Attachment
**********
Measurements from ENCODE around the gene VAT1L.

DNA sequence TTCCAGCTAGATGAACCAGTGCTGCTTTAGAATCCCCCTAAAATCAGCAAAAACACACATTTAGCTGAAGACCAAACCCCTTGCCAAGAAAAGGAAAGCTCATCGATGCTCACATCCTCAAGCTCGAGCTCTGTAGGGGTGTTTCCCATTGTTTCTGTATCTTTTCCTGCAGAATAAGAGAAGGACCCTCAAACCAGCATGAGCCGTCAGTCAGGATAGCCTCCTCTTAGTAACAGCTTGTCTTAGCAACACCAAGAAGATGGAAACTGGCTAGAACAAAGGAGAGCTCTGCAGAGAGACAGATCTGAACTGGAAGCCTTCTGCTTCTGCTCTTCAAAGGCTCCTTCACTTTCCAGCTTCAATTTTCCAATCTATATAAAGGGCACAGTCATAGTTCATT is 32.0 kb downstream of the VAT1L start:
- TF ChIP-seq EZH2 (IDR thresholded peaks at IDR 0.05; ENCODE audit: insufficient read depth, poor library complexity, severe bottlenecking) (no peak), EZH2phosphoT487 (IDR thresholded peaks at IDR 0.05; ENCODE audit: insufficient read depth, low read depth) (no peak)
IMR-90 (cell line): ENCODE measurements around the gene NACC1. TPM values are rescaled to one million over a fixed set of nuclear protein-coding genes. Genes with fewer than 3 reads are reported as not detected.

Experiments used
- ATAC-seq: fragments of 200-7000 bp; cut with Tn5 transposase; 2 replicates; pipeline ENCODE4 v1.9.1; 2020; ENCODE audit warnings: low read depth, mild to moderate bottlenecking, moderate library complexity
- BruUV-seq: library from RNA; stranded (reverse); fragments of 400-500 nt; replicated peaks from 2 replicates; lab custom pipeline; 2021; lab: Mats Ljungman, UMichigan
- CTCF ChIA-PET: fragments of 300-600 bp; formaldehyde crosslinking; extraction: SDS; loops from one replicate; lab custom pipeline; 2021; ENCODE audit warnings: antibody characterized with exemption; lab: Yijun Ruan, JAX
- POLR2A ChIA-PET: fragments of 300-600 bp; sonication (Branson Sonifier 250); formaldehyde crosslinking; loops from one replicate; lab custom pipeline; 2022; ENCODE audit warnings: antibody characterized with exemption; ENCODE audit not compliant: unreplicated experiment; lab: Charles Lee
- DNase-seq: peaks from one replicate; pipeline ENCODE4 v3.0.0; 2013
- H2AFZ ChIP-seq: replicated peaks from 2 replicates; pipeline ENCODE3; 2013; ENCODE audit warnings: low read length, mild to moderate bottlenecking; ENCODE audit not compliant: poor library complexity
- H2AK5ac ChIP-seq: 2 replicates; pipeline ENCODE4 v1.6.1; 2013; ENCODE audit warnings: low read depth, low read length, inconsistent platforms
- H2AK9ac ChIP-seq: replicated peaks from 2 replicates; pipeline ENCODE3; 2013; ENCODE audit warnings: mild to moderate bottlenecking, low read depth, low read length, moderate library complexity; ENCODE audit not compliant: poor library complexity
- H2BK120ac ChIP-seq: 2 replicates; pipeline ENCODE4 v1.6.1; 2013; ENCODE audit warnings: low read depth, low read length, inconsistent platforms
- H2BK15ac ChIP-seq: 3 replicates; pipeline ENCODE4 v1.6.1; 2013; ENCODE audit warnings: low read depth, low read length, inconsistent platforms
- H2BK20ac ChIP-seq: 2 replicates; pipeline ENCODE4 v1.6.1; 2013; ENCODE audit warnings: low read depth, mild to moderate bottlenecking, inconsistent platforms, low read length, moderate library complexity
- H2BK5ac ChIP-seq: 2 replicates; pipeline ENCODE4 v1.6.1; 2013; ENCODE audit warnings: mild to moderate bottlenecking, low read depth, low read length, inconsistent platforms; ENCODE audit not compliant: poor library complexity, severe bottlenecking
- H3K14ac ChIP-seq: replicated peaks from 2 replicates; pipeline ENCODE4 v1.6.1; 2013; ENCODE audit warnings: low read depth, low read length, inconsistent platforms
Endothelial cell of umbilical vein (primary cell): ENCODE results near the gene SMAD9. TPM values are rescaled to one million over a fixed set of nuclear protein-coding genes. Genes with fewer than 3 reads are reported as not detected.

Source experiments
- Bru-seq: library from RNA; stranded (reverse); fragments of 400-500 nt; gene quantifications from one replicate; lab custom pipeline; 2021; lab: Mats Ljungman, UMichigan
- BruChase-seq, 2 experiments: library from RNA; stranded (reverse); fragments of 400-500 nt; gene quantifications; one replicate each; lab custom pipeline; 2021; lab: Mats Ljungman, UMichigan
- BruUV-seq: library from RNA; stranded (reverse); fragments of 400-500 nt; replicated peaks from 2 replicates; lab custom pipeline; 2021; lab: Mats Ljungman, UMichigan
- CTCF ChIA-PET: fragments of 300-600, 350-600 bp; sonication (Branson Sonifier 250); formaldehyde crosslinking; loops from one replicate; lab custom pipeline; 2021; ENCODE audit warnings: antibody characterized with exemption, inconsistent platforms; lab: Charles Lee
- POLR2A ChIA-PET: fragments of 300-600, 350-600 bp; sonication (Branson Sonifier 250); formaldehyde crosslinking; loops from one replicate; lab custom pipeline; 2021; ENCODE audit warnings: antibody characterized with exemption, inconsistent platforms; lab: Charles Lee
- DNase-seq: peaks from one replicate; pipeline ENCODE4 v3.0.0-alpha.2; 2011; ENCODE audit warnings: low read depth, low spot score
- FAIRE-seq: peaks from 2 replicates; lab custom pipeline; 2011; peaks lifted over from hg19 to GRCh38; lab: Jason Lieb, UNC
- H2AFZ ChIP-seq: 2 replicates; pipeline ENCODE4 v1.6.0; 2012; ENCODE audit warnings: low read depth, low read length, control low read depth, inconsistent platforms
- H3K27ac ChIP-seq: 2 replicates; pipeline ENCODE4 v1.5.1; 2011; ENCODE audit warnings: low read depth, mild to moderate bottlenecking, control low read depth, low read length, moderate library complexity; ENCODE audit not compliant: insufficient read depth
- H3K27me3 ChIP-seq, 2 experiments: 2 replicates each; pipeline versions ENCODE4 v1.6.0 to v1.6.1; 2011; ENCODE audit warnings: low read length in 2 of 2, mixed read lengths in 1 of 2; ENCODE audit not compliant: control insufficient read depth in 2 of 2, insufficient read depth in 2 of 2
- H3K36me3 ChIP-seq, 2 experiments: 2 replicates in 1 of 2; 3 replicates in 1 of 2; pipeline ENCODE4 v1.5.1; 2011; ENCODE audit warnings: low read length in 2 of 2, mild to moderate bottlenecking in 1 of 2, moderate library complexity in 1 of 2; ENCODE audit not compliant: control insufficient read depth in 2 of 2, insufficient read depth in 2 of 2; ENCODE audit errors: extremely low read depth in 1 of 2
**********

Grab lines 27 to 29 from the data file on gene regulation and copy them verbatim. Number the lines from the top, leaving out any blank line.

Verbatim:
- FAIRE-seq: peaks from 2 replicates; lab custom pipeline; 2011; peaks lifted over from hg19 to GRCh38; lab: Jason Lieb, UNC
- H2AFZ ChIP-seq: 2 replicates; pipeline ENCODE4 v1.6.0; 2012; ENCODE audit warnings: low read depth, low read length, control low read depth, inconsistent platforms
- H3K27ac ChIP-seq: 2 replicates; pipeline ENCODE4 v1.5.1; 2011; ENCODE audit warnings: low read depth, mild to moderate bottlenecking, control low read depth, low read length, moderate library complexity; ENCODE audit not compliant: insufficient read depth